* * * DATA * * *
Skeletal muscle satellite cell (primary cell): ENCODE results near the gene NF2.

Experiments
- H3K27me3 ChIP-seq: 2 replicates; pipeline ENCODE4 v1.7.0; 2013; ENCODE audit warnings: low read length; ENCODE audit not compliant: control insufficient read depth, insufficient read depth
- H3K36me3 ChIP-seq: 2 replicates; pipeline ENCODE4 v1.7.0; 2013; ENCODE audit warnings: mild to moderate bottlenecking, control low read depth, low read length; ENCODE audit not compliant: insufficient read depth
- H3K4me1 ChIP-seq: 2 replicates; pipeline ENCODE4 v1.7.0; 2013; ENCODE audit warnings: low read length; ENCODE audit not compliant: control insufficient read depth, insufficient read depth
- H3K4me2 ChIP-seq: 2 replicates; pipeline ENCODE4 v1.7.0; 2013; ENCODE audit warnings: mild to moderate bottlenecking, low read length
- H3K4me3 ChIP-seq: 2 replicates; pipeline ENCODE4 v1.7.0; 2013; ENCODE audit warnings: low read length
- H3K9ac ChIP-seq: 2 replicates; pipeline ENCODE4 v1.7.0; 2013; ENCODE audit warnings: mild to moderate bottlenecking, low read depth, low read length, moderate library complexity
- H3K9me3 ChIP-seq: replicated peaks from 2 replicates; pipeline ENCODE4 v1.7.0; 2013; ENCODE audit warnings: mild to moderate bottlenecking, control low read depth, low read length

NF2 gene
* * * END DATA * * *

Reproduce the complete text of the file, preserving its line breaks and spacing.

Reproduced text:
Skeletal muscle satellite cell (primary cell): ENCODE results near the gene NF2.

Experiments
- H3K27me3 ChIP-seq: 2 replicates; pipeline ENCODE4 v1.7.0; 2013; ENCODE audit warnings: low read length; ENCODE audit not compliant: control insufficient read depth, insufficient read depth
- H3K36me3 ChIP-seq: 2 replicates; pipeline ENCODE4 v1.7.0; 2013; ENCODE audit warnings: mild to moderate bottlenecking, control low read depth, low read length; ENCODE audit not compliant: insufficient read depth
- H3K4me1 ChIP-seq: 2 replicates; pipeline ENCODE4 v1.7.0; 2013; ENCODE audit warnings: low read length; ENCODE audit not compliant: control insufficient read depth, insufficient read depth
- H3K4me2 ChIP-seq: 2 replicates; pipeline ENCODE4 v1.7.0; 2013; ENCODE audit warnings: mild to moderate bottlenecking, low read length
- H3K4me3 ChIP-seq: 2 replicates; pipeline ENCODE4 v1.7.0; 2013; ENCODE audit warnings: low read length
- H3K9ac ChIP-seq: 2 replicates; pipeline ENCODE4 v1.7.0; 2013; ENCODE audit warnings: mild to moderate bottlenecking, low read depth, low read length, moderate library complexity
- H3K9me3 ChIP-seq: replicated peaks from 2 replicates; pipeline ENCODE4 v1.7.0; 2013; ENCODE audit warnings: mild to moderate bottlenecking, control low read depth, low read length

NF2 gene